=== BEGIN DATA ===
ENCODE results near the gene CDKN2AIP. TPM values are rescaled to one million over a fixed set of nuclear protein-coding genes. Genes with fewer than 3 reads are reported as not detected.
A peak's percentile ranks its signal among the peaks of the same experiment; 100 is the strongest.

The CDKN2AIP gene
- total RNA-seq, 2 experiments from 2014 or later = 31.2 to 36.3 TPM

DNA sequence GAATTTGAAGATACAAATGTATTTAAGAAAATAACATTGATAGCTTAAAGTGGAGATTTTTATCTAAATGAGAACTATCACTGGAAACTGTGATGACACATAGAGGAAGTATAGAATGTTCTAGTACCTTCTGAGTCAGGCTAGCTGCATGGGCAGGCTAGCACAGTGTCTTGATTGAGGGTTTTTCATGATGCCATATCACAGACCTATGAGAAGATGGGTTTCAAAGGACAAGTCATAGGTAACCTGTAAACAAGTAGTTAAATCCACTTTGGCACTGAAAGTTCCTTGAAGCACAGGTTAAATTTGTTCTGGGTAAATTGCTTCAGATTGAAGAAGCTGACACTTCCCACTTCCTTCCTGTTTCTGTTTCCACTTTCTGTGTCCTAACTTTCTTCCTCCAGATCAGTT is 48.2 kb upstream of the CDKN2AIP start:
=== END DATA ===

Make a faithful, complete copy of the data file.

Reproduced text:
ENCODE results near the gene CDKN2AIP. TPM values are rescaled to one million over a fixed set of nuclear protein-coding genes. Genes with fewer than 3 reads are reported as not detected.
A peak's percentile ranks its signal among the peaks of the same experiment; 100 is the strongest.

The CDKN2AIP gene
- total RNA-seq, 2 experiments from 2014 or later = 31.2 to 36.3 TPM

DNA sequence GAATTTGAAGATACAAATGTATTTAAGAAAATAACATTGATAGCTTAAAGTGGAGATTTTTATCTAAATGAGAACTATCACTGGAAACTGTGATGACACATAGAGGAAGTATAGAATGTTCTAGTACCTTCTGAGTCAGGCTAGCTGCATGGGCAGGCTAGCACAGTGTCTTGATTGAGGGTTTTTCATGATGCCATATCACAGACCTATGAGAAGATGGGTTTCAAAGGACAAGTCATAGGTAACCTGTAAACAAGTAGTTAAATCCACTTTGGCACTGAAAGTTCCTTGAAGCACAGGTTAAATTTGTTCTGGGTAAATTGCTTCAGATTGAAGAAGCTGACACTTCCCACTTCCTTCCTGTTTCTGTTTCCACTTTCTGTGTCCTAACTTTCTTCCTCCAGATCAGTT is 48.2 kb upstream of the CDKN2AIP start: